Charlottesville Breaking News
"The real voyage of discovery consists not in seeking new landscapes, but in having new eyes." - Marcel Proust
Trying To Be Cool
America is no stranger to French culture. From Monet to Camus, Bardot to Brie cheese, the list of artists, philosophers, authors, filmmakers and culinary delights whose influence is felt here in the U.S. is long. Rock stars, however, weren't on that list until Phoenix burst onto the scene in 2009 with their smash hit album Wolfgang Amadeus Phoenix. With hits including "1901" (best known for its "Falling, falling, falling," chorus) and "Lisztomania," the four members of Phoenix are breaking new ground as the first French rock band to conquer U.S. charts, and their star keeps on rising.
Vocalist Thomas Mars, bassist Deck d'Arcy, and guitarist Chris Mazzalai started out as teenagers in a garage band playing out of Mars' basement in the suburbs of Paris, France. Later on, Laurent Brancowitz, Mazzalai's older brother, permanently joined the band on guitar after the end of Darlin', a band that Brancowitz had formed with Thomas Bangalter and Guy-Manuel de Homem-Christo (best known for creating another French group, the duo Daft Punk). Little did the Phoenix fellows know then that they would go from practicing in a basement to hitting number one on Billboard charts in the States. D'Arcy, who s...
The sole survivor of one of the most perplexing air crashes in American history and a celebrated visitor to the Crozet area, where he would memorialize the last flight of Piedmont #349, Ernest Philip "Phil" Bradley, has died after a short illness.
According to his son, the 87-year-old native of Clifton Forge lost a six-week battle with pancreatic cancer and died August 23 at a hospice near his home in Monroe, North Carolina.
It was a foggy night in Central Virginia nearly 54 years ago that sealed this name in the annals of aviation. A union organizer who'd spent the week in Oklahoma for the International Association of Machinists, Bradley missed his original Friday flight due to a late connection– but snagged the last seat on a regularly scheduled flight from Washington to Roanoke. By 9pm, the plane, a twin-engined DC-3, was overdue for its stop in Charlottesville.
The October 30, 1959 incident launched what was widely described as the era's greatest search-and-rescue operation, as teams of h...
The man accused of abducting 17-year-old Nelson County teen Alexis Murphy will stay behind bars, a judge ruled Thursday, August 22, in Nelson County Juvenile and Domestic Relations court.
Earlier in the week, Judge A. Ellen White ruled that the bond hearing for Randy Allen Taylor would be closed to the public and media, but immediately before the 1pm bond hearing, she granted a media motion by attorney Craig Merritt, representing WDBJ in Roanoke, WWBT and WTVR in Richmond, and the Newsplex, to open the hearing to the public, agreeing with Merritt that the only time the courtroom should be closed was during the presentation of "sensitive" evidence from the prosecution.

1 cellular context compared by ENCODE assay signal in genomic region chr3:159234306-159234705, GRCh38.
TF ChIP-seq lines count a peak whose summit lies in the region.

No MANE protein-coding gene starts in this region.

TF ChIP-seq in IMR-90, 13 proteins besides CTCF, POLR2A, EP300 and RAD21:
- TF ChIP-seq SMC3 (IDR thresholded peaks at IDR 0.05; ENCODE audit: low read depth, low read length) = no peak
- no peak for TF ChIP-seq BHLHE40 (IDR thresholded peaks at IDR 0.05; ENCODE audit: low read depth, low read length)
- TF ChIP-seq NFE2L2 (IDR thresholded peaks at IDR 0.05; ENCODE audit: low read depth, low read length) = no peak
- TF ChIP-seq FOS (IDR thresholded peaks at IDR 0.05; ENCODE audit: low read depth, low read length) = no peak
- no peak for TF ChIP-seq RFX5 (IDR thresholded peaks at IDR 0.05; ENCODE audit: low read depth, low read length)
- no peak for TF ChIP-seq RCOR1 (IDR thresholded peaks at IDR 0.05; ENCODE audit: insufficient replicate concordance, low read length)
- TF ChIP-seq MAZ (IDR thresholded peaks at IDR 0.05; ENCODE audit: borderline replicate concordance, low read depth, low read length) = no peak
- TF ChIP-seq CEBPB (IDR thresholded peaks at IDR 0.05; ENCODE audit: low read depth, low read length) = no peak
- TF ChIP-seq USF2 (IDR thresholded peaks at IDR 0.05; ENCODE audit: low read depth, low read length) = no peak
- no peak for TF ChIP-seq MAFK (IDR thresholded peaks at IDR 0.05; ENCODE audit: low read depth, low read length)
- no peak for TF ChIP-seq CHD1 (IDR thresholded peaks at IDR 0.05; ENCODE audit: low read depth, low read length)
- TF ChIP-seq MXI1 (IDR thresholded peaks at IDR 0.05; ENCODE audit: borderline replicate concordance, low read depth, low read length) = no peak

"Things have been revealed, some confirmed yesterday, that could seriously jeopardize [Taylor's] right to a fair trial," countered Nelson Commonwealth's Attorney Anthony Martin.
Arguing for his client's release, Taylor's defense attorney, Charlottesville-based Mike Hallahan, presented the court with a photo of the mystery man who Taylor says left his property with Murphy on August 3, the night she disappeared, after allegedly selling Taylor $60 of marijuana. The photo was not visible to the public in attendance, and Hallahan did not speak the man's name, but told the judge it was known to investigators.
Taylor "has identified him as an adult who has seen Alexis since he has seen Alexis," said Hallahan.
Following the presentation of the prosecution's evidence...
A movie that terrified a generation will screen again on its 50th anniversary at the Virginia Film Festival, which is bringing Alfred Hitchcock's The Birds and its star, Tippi Hedren, to Charlottesville.
Hedren, 83, made her film debut in The Birds after being spotted by Hitchcock in a commercial for Sego, the SlimFast of its day. Of his six blonde leading ladies, a roster that included Grace Kelly and Kim Novak, Hedren had perhaps the most troubled relationship with the director, and went public about the perils of being the object of his desire.
“Tippi Hedren is a fascinating actress, who will offer audiences unmatched insight into one of the most terrifying films and iconic directors in Hollywood history,” says Jody Kielbasa, film fest director and UVA vice provost for the arts.
The 26th Virginia Film Festival runs November 7-10. The Birds will screen Friday, November 8, and Hedren will discuss the movie— and dish about Hitch— afterward.
Hedren's appearance is the first announcement of this year's line-up from Kielbasa, who spends September scoring new releases for a regional premiere.
In other breaking film festival news, the Family Day program will move from the Downtown Mall to the Betsy and John Casteen Arts Grounds at UVA.
More to come in October.